Getting similarity scores by issuing MLT-queries doesn't work for some documents

I have a very basic ES-Setting. All items have just two fields id and content.

I want to find the top 20 (or 100) most similar documents for each document in my index by getting their BM25 Score. My understanding is, that this can be achieved by issuing MLT-queries. However, for some documents, I receive less than 20 results, for some even zero. But shouldn't each and every document receive a score, regardless of how poorly it is? Furthermore, I know that there are fairly similar documents in my dataset. So finding 0 or just 4 which are deemed similar is definitely not the answer that I was looking for.

To conclude: I want to have the top 20 BM25 Scores for all items in my index regarding the content field. Right now my query looks like this:

        {'fields': ['content'], 
            {'_index': 'war_stories', '_id': 85},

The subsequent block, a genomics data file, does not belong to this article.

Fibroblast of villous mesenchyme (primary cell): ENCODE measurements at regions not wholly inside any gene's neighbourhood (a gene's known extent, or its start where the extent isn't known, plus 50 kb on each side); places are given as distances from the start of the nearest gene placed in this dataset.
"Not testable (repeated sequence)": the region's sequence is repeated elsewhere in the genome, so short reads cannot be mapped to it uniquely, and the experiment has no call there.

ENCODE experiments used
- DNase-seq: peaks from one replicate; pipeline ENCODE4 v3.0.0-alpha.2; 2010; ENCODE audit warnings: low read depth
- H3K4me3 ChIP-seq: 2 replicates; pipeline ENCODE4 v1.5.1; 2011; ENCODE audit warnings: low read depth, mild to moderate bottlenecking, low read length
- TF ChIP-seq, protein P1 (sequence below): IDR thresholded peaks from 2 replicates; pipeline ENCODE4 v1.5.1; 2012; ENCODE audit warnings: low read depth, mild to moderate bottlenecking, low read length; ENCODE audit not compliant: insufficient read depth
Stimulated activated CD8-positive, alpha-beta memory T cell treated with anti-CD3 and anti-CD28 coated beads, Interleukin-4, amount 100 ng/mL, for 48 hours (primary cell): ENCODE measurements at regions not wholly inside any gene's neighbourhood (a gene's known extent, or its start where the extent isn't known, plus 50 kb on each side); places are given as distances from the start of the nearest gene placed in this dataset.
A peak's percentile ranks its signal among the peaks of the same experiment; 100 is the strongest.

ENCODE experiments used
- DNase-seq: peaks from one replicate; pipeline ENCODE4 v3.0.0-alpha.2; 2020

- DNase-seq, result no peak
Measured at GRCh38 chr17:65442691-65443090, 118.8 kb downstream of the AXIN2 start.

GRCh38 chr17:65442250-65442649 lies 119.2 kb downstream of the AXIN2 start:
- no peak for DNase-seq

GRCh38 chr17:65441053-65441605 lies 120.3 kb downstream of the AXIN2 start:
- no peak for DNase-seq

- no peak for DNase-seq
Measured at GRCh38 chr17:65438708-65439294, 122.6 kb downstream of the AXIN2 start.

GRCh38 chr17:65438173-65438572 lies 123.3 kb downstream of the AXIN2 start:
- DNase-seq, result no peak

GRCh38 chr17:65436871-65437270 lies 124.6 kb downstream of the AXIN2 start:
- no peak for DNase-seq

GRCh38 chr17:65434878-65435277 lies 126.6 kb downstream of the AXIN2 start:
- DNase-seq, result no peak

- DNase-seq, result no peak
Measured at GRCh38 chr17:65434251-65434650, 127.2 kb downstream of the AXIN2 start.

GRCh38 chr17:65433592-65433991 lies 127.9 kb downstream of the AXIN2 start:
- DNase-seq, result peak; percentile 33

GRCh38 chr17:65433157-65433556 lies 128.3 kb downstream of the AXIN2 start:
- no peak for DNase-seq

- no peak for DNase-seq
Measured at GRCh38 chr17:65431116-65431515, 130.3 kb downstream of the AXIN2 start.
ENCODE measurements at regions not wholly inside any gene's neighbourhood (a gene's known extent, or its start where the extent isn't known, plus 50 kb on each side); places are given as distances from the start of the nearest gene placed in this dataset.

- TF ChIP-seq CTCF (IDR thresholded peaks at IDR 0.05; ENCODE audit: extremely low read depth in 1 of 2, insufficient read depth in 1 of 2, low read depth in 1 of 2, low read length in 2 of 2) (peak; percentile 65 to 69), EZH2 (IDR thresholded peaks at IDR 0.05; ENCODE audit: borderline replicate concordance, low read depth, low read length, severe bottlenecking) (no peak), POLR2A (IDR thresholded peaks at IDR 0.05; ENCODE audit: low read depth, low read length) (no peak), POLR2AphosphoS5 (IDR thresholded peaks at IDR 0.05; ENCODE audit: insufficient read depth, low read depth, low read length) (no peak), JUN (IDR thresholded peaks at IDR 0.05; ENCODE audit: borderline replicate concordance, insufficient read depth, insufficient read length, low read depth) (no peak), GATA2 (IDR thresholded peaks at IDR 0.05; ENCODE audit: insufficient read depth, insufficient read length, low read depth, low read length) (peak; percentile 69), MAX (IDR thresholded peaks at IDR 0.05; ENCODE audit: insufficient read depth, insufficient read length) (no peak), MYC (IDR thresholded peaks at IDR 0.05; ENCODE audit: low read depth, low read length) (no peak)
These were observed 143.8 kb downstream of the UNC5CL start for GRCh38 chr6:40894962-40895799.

'min_term_freq': 1, 'min_doc_freq': 1}
'from': 0, 'size': 20}

The index has roughly 22000 Documents in one local shard.

Thanks for any insight.

MLT queries have a number of default settings designed to trim the long tail of low quality matches.
These are term-selection settings and query formulation parameters - one example of which is the parameter that requires matching docs to have 30% of selected terms.

All of these settings can be tweaked.

Thank you so much! I know it seems like it didn't read the documentation but I assure you I did. I must've overlooked this.

As of curiosity, do you have an Idea why 30 is the default value. It seems that especially for larger strings, it's not reasonable to assume that similar documents share that many words.
My query works when I set minimum_should_match to 5% and the highest match has a score of 48.

Again, thanks a lot!

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It's a precision/recall balancing act which is always tough.
If you are too lax and go for recall, yes the top-matching docs will still be the most relevant (containing most of the rarer terms) but you'll have a long tail of garbage which means that any aggregations might be summarising surprisingly irrelevant things.

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